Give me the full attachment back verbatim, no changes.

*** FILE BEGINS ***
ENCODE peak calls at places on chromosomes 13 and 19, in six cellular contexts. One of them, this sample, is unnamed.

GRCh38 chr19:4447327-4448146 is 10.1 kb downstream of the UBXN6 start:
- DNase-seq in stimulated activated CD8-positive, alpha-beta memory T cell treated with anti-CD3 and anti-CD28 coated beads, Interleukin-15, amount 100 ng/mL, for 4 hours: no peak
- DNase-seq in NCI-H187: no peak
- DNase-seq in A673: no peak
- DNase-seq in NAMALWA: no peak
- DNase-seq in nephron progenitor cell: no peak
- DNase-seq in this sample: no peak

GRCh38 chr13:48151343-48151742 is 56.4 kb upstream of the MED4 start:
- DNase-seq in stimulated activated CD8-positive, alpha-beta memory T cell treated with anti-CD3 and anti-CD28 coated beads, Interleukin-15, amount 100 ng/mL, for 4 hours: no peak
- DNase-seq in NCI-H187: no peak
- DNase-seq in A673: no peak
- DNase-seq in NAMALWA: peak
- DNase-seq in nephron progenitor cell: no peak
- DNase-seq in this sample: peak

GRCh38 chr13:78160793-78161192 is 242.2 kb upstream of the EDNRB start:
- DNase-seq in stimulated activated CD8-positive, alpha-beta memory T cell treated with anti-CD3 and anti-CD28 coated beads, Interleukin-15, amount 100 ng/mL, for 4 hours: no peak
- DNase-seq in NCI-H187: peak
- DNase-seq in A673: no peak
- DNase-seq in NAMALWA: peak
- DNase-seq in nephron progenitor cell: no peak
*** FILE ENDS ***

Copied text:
ENCODE peak calls at places on chromosomes 13 and 19, in six cellular contexts. One of them, this sample, is unnamed.

GRCh38 chr19:4447327-4448146 is 10.1 kb downstream of the UBXN6 start:
- DNase-seq in stimulated activated CD8-positive, alpha-beta memory T cell treated with anti-CD3 and anti-CD28 coated beads, Interleukin-15, amount 100 ng/mL, for 4 hours: no peak
- DNase-seq in NCI-H187: no peak
- DNase-seq in A673: no peak
- DNase-seq in NAMALWA: no peak
- DNase-seq in nephron progenitor cell: no peak
- DNase-seq in this sample: no peak

GRCh38 chr13:48151343-48151742 is 56.4 kb upstream of the MED4 start:
- DNase-seq in stimulated activated CD8-positive, alpha-beta memory T cell treated with anti-CD3 and anti-CD28 coated beads, Interleukin-15, amount 100 ng/mL, for 4 hours: no peak
- DNase-seq in NCI-H187: no peak
- DNase-seq in A673: no peak
- DNase-seq in NAMALWA: peak
- DNase-seq in nephron progenitor cell: no peak
- DNase-seq in this sample: peak

GRCh38 chr13:78160793-78161192 is 242.2 kb upstream of the EDNRB start:
- DNase-seq in stimulated activated CD8-positive, alpha-beta memory T cell treated with anti-CD3 and anti-CD28 coated beads, Interleukin-15, amount 100 ng/mL, for 4 hours: no peak
- DNase-seq in NCI-H187: peak
- DNase-seq in A673: no peak
- DNase-seq in NAMALWA: peak
- DNase-seq in nephron progenitor cell: no peak